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BEIJING (Reuters) - China has detained a man in its unruly western Xinjiang region for spreading what it said were Internet rumours about an attack in July in which nearly 100 people were killed, state media said on Monday.
Authorities have said 59 "terrorists" were gunned down by security forces in Xinjiang's Shache county and 37 civilians were killed in attacks by masked militants on July 28, one of the worst bouts of unrest in the region in years.
Xinjiang, home to the Muslim Uighur people, has been beset for years by violence that the government blames on Islamist militants or separatists who it says want an independent state called East Turkestan.
The official news website of the Xinjiang government said police detained a 22-year-old suspect for circumventing China's online censorship system, known as the Great Firewall, to post a fake account of the incident on overseas websites.
"So-called reports that were seriously inconsistent with the facts emerged on overseas websites, which fabricated horrifying details and deliberately incited ethnic hatred," the website, Tianshan.net, reported.
It said the rumour, which included graphic depictions of extreme violence by police, had been circulated by "hostile foreign forces" and had an "evil influence".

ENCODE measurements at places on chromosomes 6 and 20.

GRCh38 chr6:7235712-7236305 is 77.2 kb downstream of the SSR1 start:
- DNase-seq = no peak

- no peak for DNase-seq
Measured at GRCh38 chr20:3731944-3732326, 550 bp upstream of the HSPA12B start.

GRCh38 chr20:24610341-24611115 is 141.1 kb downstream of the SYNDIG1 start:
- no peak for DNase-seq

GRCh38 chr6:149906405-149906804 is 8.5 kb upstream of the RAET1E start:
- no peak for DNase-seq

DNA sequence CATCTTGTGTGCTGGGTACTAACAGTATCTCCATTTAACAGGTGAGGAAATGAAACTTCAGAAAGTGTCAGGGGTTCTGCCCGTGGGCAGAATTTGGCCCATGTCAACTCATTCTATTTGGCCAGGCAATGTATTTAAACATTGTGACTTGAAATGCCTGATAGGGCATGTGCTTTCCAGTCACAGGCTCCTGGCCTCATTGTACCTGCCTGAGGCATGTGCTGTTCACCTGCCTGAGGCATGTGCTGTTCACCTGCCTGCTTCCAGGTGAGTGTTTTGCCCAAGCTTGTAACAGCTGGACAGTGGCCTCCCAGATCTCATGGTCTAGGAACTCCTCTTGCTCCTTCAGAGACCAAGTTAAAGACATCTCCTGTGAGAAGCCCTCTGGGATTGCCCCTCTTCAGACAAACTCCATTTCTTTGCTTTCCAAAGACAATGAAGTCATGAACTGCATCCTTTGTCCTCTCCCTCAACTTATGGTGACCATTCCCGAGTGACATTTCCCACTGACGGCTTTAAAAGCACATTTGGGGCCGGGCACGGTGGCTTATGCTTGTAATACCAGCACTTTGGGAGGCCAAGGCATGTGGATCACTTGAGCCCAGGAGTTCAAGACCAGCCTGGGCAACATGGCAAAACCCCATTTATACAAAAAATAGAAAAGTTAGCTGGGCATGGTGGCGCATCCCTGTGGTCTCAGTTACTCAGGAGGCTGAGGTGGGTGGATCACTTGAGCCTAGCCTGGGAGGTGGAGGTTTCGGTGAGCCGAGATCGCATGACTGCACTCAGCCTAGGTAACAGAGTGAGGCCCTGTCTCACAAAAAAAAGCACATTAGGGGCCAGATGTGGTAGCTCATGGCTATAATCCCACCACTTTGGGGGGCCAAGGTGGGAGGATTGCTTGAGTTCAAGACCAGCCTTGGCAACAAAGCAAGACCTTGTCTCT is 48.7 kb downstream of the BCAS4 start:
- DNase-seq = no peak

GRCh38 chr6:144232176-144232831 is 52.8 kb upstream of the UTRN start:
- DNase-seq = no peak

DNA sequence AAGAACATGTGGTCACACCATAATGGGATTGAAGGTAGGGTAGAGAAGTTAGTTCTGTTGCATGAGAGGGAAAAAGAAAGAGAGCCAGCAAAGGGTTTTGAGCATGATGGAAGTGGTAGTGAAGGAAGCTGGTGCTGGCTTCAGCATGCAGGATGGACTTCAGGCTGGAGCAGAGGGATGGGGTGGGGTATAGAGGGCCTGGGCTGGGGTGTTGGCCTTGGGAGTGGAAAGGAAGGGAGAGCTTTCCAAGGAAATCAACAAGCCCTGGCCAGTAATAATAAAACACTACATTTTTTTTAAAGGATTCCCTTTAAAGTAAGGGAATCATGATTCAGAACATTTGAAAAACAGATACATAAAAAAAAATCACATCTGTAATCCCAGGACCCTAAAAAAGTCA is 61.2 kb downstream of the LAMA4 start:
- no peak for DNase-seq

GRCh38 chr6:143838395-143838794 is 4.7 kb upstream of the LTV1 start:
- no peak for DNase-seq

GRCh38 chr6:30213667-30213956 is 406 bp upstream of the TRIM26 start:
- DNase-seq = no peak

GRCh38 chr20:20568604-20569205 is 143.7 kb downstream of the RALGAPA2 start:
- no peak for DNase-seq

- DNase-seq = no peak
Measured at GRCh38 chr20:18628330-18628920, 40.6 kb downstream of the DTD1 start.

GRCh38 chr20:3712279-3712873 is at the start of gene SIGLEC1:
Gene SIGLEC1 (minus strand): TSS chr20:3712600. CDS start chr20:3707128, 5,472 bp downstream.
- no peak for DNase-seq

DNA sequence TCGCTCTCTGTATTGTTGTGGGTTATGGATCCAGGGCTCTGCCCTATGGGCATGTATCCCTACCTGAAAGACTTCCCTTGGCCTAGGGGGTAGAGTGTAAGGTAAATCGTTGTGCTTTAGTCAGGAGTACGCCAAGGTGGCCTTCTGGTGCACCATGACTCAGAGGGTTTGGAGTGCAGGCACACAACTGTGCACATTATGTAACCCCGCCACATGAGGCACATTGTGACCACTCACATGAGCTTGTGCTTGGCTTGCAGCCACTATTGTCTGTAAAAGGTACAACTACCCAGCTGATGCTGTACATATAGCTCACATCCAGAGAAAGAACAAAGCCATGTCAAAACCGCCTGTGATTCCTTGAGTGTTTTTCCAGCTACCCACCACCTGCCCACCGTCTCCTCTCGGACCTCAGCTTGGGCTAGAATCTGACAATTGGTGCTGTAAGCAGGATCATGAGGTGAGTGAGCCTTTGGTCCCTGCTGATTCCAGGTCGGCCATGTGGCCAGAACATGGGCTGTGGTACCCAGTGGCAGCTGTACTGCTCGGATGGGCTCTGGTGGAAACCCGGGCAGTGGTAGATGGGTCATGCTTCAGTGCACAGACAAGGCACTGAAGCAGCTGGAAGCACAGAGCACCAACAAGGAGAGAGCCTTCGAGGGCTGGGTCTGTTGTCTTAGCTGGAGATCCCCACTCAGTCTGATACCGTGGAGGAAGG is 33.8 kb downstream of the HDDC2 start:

Tianshan said police detained the suspect, a man with a Uighur name who later confessed, on Aug. 6.
"I didn't care if what I was writing was real or not. I just wanted to attract people's attention and have an influence on public opinion," it quoted the man as saying.
According to China's official account of the unrest, militants attacked a police station and government offices in Elixku town before moving on to the nearby town of Huangdi, targeting civilians and smashing vehicles as they went.
However, authorities only gave a detailed account of the incident days later. It is unclear why the government waited to announce details about casualties, although bad news has sometimes been covered up or delayed in China in the past.
China tightly controls visits to the region by foreign journalists, making an independent assessment of the situation almost impossible.
Exiled Uighur groups and human rights activists say the government's repressive policies and discrimination in Xinjiang, including controls on Islam, have provoked unrest, a claim Beijing denies.
(Reporting by Michael Martina; Editing by Paul Tait)